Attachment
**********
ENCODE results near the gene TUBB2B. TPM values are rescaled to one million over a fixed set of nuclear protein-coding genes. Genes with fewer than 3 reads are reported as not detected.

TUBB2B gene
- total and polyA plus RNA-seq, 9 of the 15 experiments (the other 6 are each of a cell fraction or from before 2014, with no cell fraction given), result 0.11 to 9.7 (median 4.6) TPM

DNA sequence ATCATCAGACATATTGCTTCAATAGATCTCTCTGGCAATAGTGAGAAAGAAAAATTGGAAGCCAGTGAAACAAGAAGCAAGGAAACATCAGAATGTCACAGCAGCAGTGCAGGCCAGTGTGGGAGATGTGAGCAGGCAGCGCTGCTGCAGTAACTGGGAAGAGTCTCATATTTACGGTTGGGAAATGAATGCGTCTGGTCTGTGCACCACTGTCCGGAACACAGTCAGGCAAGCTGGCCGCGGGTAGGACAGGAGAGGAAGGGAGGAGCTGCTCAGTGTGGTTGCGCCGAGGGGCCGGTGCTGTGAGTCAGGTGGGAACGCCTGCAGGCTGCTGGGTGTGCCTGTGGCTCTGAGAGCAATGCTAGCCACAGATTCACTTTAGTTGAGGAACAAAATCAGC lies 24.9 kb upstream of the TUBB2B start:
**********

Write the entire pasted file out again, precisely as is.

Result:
ENCODE results near the gene TUBB2B. TPM values are rescaled to one million over a fixed set of nuclear protein-coding genes. Genes with fewer than 3 reads are reported as not detected.

TUBB2B gene
- total and polyA plus RNA-seq, 9 of the 15 experiments (the other 6 are each of a cell fraction or from before 2014, with no cell fraction given), result 0.11 to 9.7 (median 4.6) TPM

DNA sequence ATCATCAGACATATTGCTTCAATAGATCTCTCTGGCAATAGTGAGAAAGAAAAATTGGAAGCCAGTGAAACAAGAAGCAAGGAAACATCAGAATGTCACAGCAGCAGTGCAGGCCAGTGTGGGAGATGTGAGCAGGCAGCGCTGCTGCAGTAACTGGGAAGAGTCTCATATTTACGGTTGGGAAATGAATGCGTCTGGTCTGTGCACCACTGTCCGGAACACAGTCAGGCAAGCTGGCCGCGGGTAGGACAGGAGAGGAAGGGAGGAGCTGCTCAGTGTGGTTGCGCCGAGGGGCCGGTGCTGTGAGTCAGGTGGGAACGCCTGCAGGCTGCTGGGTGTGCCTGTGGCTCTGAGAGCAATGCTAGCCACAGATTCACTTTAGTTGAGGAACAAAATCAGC lies 24.9 kb upstream of the TUBB2B start: